Honor Rolled

These Air force cadets were ready to fly. Then the honor board crashed their careers.

Once everyone else had left, the chairman told him that the boardmembers thought he'd actually been in Denver rather than Colorado Springs on the night in question. "I couldn't believe it!" Josh remembers. "The case was never about me being in Denver! It was always an issue of why I said Denver rather than Colorado Springs. All the investigation questions were about why I said that; I thought it was always assumed I was in the Springs."

If he'd known, Josh could have submitted his credit-card receipt from Old Chicago as evidence. But it was too late.

A couple of days after the honor board, Josh went to the commissioned officer in charge of the honor division to explain that there'd been a misunderstanding. "She just told me what a bad person I was. She wasn't interested in listening to anything that was wrong with her system," he recalls. "Every officer I spoke to after that was the same: No one wanted to hear it; no one cared."

Former academy defense attorney James Williams 
counseled cadets before their Wing Honor Board 
Mark Manger
Former academy defense attorney James Williams counseled cadets before their Wing Honor Board hearings.

The group Air Officer Commanding told him, "I've decided to recommend disenrollment, but what do you have to say?" Josh remembers. He was in shock: "He already made up his mind before he met with me!"

At a different meeting, he says, his squadron AOC said, "I don't want you in my Air Force."

Although the academy can't comment on specific honor cases, Brigadier General Johnny Weida, the new commandant of cadets, defends the system. When asked whether innocent cadets can be found guilty by an honor board, Weida responds: "Let me answer it this way: Have you ever heard someone convicted in a court of law in the civilian world that claimed they're innocent? We do our best to administer the system in as fair a manner as we can.

"And although it is a cadet honor code, the cadets don't have the final decision. The final decision ultimately can rest with the superintendent. The cadet is reviewed by the staff that runs the Center for Character Development, and then it's forwarded to my staff, and then ultimately I review it. And then, should I choose to disenroll a cadet, it will be forwarded to the superintendent; and then the superintendent, should he choose, can send it to a panel that we call the Academy Board of very experienced officers that will look at the case from A to Z and give the superintendent advice and counsel on what should be done with the case. So I'm absolutely confident that we've made the system as fair as possible. So if a cadet thinks they've been treated unfairly, well, we've set it up as fair as we humanly know how."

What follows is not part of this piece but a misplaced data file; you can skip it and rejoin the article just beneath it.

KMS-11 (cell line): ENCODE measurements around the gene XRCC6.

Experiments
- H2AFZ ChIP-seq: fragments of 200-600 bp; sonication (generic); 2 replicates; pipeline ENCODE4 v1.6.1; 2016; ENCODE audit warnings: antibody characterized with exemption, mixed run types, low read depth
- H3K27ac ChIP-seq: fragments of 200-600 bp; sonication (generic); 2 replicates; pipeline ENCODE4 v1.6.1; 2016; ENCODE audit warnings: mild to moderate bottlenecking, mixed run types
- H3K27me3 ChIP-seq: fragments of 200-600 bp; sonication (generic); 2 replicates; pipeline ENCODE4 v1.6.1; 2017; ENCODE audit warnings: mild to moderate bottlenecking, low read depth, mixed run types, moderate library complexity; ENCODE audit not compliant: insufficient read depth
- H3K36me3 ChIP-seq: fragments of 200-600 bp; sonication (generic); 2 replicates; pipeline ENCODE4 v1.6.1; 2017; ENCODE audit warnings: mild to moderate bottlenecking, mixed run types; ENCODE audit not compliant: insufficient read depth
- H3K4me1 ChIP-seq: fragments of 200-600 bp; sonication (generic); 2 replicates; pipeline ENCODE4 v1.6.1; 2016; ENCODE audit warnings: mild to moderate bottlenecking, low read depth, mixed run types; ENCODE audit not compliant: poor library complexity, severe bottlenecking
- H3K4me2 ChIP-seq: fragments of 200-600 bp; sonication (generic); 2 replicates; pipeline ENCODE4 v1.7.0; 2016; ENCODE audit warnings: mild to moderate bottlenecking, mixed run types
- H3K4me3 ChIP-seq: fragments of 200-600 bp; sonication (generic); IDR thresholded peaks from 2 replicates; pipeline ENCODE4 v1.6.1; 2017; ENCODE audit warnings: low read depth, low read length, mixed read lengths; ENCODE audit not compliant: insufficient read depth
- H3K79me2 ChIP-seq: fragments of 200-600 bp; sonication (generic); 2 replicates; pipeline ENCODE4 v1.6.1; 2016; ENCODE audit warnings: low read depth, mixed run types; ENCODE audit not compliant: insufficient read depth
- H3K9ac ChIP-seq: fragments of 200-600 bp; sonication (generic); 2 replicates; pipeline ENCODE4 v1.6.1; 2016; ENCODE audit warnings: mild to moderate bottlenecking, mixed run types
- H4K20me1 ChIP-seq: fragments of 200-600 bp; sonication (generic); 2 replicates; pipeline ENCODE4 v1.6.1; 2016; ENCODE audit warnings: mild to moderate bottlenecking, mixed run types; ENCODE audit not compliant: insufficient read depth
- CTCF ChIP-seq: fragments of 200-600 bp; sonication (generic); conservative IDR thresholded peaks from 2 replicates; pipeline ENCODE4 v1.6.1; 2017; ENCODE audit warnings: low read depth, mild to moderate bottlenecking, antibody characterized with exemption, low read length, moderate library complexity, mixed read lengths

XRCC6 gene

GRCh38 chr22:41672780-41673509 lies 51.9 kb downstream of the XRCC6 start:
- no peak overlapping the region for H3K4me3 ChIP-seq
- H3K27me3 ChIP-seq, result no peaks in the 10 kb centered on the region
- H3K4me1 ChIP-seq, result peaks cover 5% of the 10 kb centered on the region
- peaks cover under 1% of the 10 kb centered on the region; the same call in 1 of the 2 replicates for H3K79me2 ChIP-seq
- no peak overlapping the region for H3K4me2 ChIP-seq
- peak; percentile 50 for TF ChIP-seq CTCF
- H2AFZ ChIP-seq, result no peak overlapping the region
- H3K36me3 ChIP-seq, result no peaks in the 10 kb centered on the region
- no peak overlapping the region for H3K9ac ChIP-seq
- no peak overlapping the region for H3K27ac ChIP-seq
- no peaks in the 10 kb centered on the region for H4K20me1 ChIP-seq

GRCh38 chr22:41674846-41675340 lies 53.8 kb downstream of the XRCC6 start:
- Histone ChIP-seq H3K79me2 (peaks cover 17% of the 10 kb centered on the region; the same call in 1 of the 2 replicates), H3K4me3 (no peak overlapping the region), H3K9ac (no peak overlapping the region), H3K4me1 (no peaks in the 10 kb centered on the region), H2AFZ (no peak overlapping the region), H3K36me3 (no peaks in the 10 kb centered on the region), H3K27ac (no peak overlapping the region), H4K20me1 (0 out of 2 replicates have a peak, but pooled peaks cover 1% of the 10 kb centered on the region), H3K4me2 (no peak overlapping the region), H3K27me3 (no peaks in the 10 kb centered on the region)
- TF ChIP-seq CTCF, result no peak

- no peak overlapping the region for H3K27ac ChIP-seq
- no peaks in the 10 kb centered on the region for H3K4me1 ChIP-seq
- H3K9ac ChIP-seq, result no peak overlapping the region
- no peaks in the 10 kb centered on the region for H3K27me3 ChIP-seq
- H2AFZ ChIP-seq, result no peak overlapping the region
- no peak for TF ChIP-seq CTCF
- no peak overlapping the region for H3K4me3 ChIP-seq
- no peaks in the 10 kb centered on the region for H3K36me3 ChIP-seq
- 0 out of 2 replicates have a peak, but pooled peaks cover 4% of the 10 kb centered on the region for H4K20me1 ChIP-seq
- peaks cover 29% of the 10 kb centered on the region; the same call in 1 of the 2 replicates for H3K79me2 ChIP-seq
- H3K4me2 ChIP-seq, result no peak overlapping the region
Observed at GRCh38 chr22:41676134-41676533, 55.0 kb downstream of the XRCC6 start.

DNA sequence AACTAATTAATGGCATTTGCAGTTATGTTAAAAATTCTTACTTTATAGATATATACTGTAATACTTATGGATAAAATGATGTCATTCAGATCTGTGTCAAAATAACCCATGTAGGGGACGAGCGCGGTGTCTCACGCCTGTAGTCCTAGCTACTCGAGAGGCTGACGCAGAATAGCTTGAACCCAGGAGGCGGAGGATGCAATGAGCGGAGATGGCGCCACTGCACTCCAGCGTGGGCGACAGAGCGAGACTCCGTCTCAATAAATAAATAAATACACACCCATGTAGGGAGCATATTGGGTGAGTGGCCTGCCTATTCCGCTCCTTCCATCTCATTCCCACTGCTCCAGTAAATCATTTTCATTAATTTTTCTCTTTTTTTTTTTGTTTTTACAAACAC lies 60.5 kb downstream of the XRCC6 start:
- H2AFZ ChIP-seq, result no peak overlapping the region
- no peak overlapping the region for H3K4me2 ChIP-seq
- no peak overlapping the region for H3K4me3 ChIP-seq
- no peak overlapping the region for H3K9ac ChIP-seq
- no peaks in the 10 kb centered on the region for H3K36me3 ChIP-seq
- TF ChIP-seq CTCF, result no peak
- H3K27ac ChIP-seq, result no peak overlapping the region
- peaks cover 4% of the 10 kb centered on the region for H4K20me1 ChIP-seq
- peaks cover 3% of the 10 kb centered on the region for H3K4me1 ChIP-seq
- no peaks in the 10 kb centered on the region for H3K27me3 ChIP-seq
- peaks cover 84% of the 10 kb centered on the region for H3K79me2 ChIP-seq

In Josh's case, then-commandant of cadets Brigadier General Taco Gilbert -- who was recently reassigned to the Pentagon after being criticized for his handling of several academy rape allegations -- decided to accept the recommendations for disenrollment.

A cadet can appeal the disenrollment decision, but not the board's verdict. Such appeals can take months, however, during which time the cadet isn't allowed to leave base. Josh didn't want to put his life on hold any longer, so he resigned in May 2002. "I didn't even want to be an officer anymore. I couldn't believe they would let something like this happen and then not even listen," Josh says. "I couldn't believe every single person in the chain of command was like that. Why would I want to work with people like that?

"It was absolutely devastating. It's difficult to explain the feeling, but I was a sad person. I was crying all the time, and I had to talk to a chaplain at the academy," he continues. "People who have gotten DUIs and done drugs [which are not honor violations] have gone on to graduate. It just shows how incorrectly the academy is set up. They've put this honor code on a pedestal, and if you violate it -- no matter how big or small the violation is -- it's considered worse than breaking a law."

Since Josh couldn't reimburse the government $129,000 for the cost of his academy education, he was sent to Beale Air Force Base in California, to serve three years' enlisted time. Although he had planned to be in pilot school by now, Josh has come to enjoy working in combat-crew communications. Other than the summer jobs he held in high school, this is his first time having real responsibility. And he's adjusted well. In May he received the Operations Group Airman Performer of the Month award.

Josh had no intention of remaining in the Air Force after his three years were up, but after many months of frustration, he finds that his faith in the Air Force -- if not the Air Force Academy -- is slowly being restored. The people he works with have all been sympathetic to his situation, he says, and he's been given officer duties. He's even considering applying to be an officer -- and staying in the Air Force.

The tradition of upholding honor in the nation's military schools dates back more than a century, when fistfights were used to weed out liars, cheaters and thieves at the United States Military Academy at West Point, New York.

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